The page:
Are you one of those businesses who have a number of computers using Windows XP and no budget to upgrade? Our CEO, Rohit Thakral, provides options available to Windows XP users. The article was first published in Business & Finance on 7th May 2014 online edition. A copy is available here.
Earlier this month Microsoft ended support for Windows XP. Unfortunately for anyone running Windows XP, the options are now very limited as most computers equipped with XP don’t meet the system requirements for Windows 7 or 8. So, if you use XP what are your options?
Firstly, you could go out and spend thousands on new hardware and upgrading your operating system to Windows 7 or 8. Secondly, you might consider sticking with Windows XP, despite the fact that it will become increasingly susceptible to attacks from hackers and malware, as has already been the case with the Internet Explorer bug. Neither of these options seems all that inviting.
However, there is another option – Ubuntu. Ubuntu is a version of Linux and is available for all the desktops and laptops as the main operating system. While the interface is similar to that of XP, which should make for an easy switch over for current XP users, the Ubuntu operating system is in many ways far superior. Best of all, it’s absolutely free!
The first thing you’ll notice when you install Ubuntu is just how similar the desktop is to XP’s. As is the case with Windows, most of Ubuntu’s display consists of empty desktop space that can be populated with icons of the your choosing. Ubuntu even has a taskbar that runs along the left side of the screen (instead of at the bottom as is the case with Windows XP), performing the same function as the Windows taskbar.
‘But what about my various Microsoft Office applications, like Powerpoint and Word’ you might ask. Believe it or not but Ubuntu has this covered too in the form of LibreOffice. OK it’s not quite as spectacular as Microsoft Office but it provides free, open-source versions of the main applications in the form of Writer (Word), Calc (Excel) and Impress (Powerpoint). These applications can read, edit and save to common Microsoft formats, including .docx, .xls and .ppt.
You may still run into some minor compatibility problems when switching between LibreOffice and Office applications, such as font and formatting differences, but most users should find that they can get by just fine with LibreOffice.
On top of LibreOffice, a number of other free applications are automatically installed with Ubuntu. Among these are Mozilla Firefox, for all your web surfing needs, Rhythmbox is the included music player and Shotwell provides you with a simple photo manager. A word of warning – any iPhone or iPad aficionados should note that iTunes won’t run on Ubuntu unless you install a complex workaround.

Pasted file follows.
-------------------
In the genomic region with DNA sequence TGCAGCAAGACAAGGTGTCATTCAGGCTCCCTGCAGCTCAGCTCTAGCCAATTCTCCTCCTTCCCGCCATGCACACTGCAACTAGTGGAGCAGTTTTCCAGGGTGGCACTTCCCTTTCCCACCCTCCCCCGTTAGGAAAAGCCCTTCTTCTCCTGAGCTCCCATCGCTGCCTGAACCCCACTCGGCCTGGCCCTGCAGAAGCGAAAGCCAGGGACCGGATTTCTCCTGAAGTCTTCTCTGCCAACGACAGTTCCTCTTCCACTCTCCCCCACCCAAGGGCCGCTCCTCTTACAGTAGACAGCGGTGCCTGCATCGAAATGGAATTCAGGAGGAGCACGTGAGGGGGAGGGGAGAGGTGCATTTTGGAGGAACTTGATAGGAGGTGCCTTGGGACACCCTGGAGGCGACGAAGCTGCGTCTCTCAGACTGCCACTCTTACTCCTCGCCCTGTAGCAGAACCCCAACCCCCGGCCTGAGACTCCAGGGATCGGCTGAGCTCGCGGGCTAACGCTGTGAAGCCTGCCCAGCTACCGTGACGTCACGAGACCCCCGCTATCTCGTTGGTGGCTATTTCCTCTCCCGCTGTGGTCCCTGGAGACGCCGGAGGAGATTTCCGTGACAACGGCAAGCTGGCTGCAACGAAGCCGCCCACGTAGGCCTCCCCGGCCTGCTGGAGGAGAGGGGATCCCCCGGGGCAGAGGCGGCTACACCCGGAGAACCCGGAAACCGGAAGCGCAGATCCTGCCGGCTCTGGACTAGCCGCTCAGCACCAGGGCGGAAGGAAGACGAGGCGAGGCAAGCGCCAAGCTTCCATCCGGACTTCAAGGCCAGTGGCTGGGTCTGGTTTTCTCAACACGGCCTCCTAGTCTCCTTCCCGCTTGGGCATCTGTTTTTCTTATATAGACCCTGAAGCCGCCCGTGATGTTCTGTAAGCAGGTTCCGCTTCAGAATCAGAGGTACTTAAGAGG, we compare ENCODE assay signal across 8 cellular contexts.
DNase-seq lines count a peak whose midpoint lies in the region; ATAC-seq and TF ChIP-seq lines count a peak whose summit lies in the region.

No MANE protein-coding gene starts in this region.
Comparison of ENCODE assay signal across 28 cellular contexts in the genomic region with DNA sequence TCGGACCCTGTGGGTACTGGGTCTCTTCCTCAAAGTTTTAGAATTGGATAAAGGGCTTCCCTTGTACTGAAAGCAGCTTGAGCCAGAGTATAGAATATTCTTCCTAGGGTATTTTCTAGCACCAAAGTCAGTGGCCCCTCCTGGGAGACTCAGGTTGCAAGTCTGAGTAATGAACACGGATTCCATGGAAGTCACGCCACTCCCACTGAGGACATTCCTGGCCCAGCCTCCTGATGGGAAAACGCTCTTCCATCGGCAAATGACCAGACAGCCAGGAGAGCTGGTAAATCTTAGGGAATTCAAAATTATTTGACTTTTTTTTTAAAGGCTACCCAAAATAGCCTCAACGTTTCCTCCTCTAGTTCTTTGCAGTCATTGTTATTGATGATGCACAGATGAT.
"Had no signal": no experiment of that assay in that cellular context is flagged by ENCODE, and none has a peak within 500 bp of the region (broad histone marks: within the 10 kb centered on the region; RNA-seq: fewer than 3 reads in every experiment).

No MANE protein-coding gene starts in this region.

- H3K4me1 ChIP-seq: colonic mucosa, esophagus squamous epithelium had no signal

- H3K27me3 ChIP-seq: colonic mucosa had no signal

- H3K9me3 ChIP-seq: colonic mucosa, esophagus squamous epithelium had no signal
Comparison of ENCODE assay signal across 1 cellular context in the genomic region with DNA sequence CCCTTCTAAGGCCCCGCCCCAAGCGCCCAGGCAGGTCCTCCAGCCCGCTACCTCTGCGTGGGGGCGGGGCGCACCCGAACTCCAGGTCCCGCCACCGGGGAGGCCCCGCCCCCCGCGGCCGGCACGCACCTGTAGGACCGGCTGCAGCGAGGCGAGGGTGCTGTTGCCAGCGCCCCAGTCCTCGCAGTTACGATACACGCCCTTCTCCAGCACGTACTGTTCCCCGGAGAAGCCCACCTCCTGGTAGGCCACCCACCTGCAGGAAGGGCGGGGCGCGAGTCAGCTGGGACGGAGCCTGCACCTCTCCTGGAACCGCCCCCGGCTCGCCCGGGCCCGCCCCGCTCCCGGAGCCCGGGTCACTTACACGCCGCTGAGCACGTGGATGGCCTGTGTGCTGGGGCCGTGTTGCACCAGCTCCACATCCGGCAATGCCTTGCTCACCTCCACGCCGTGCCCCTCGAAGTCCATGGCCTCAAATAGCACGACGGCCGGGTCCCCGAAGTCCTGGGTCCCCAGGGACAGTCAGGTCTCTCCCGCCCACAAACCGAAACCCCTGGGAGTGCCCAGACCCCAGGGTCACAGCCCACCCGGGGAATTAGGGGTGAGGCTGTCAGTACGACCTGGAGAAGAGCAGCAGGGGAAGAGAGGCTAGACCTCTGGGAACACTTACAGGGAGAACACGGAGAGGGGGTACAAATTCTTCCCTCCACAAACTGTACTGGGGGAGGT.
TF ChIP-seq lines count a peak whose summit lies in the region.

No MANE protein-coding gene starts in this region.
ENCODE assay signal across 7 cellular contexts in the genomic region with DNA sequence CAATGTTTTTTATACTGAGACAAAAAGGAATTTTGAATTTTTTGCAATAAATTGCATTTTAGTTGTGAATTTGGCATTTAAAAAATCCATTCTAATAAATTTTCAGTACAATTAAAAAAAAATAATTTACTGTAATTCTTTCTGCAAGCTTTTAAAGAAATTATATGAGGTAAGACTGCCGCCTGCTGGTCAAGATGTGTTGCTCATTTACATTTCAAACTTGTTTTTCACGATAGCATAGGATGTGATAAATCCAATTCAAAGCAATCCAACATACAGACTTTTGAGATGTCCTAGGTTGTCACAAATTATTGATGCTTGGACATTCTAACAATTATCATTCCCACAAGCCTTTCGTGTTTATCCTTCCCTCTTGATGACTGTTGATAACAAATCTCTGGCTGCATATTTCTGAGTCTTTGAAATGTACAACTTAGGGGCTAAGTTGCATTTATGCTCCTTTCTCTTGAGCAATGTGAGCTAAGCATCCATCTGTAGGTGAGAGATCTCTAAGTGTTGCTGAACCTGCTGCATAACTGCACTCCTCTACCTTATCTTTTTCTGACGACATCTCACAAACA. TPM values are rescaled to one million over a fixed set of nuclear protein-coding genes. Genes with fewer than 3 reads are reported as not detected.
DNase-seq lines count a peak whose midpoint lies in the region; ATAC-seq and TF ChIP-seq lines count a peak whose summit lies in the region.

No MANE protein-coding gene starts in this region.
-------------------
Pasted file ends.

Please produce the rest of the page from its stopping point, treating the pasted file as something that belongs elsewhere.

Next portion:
As Ubuntu is built upon an open-source platform, it can facilitate a whole host of other programs too, many of which are free and can rival the very best in proprietary software, adding to your overall Ubuntu experience. For example, if you wish to edit some of the photos organized within Shotwell, Krita and GIMP are two free image-manipulation programs that rival the functionality of Adobe Photoshop. In fact, Ubuntu presents users with a one-click option to download Krita when opening a Photoshop file for the first time.
As I mentioned at the start of this article, Ubuntu even has some unique features that make it superior to XP. One such function is the ‘Workspace Switcher’, which can be accessed via an icon on the desktop taskbar. When users click on this icon, the desktop space is split into four squares of equal size, each representing a unique workspace consisting of the user-customized desktop and open programs of the user’s choice.
While the Workspace Switcher is open, users can drag open applications from one square to another, thereby grouping applications to make the workspace more functional. When a user is done organising, a double-click on the desired workspace allows access to that set of applications. This is a fantastic feature that keeps things from getting cluttered.
Ubuntu is also relatively secure, largely for some of the same reasons that companies like Adobe and Apple refuse to write for open-source operating systems. They simply aren’t used by nearly as many people, resulting in fewer viruses written for them.
In addition to this naturally occurring protection, Canonical (the company behind Ubuntu) provides ongoing security updates, and a user can install other anti-virus applications. In fact, in a recent UK governmental security study, Ubuntu 12.04 beat out both Windows 8 and Mac OSX in security tests by an impressive margin.
While the switch to Ubuntu may not be the panacea to every XP user’s needs, and in some cases an upgrade to Windows 7 or 8 and the expensive hardware upgrade that goes with it may be the best option, for most the functionality of Ubuntu and the wealth of compatible programs associated with it make it a great alternative that deserves strong consideration.
Want to give Ubuntu a try? You’ll find the necessary software at www.ubuntu.com. And if you’re not sure, the site even offers a preview that you can experiment with.